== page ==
India May Provide Free Drugs at State-Run Hospitals

Source: The New York Times

MUMBAI, India — In what would be a landmark increase in the Indian government’s spending on public health, New Delhi is completing a proposal to provide hundreds of essential drugs free to patients in government-run hospitals and clinics at a cost of nearly $5 billion over five years, officials said Thursday.

The proposal, which could receive government approval next month, would try to fill a gaping hole in the provision of health care at state-owned hospitals, many of which require patients to buy their own drugs, including substances as basic as intravenous fluids. Specialists say it could also be the first step toward a more comprehensive universal health care system in India, which, with 1.2 billion people, is the world’s most populous country after China.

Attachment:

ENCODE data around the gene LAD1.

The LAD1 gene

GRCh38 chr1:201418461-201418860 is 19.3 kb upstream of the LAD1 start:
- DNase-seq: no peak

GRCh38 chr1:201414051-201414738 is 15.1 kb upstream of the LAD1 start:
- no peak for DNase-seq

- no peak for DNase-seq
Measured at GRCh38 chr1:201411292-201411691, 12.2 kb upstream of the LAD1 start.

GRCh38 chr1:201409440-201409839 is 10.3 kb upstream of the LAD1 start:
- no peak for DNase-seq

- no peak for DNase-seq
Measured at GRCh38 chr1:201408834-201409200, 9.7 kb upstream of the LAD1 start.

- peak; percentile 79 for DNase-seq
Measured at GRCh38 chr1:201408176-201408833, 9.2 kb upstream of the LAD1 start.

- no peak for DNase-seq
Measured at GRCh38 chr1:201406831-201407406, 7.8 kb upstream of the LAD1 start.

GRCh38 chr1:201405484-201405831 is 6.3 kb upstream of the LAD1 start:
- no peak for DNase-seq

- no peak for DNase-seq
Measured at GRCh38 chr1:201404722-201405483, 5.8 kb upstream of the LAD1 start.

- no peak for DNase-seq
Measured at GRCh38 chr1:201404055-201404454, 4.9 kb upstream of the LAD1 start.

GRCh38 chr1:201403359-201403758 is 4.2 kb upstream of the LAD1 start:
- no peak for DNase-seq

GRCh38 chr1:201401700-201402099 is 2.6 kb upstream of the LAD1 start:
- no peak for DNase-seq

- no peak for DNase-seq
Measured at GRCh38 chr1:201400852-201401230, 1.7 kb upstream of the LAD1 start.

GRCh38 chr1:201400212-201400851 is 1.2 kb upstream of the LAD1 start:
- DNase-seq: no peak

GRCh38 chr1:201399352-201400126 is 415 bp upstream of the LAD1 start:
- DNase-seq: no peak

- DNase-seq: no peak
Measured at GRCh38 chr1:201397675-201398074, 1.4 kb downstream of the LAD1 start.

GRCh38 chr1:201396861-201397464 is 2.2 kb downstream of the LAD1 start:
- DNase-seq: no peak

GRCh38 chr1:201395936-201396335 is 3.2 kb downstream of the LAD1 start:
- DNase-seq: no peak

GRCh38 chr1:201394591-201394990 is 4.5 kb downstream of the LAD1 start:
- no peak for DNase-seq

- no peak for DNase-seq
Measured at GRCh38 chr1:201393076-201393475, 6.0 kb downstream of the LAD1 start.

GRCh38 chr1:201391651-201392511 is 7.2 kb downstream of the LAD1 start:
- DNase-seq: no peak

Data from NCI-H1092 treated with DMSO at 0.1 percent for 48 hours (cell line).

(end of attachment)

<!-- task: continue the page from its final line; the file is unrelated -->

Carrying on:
Drugs account for more than 70 percent of out-of-pocket medical costs for Indians. Government hospitals and clinics provide free or low-cost care, but most of them struggle to keep up with demand, and the quality of care can be poor.

For Western drug makers, which have long chafed at India’s comparatively weak protection of their patents, the government’s plan could be another blow. Although they only have a tiny share of the Indian market, Western drug companies are looking at India and other emerging markets as a vital source of growth as sales flatten in the United States and Europe. Under the proposal, the government would only buy cheap generic versions of drugs, making it more difficult for brand-name drugs to be sold.


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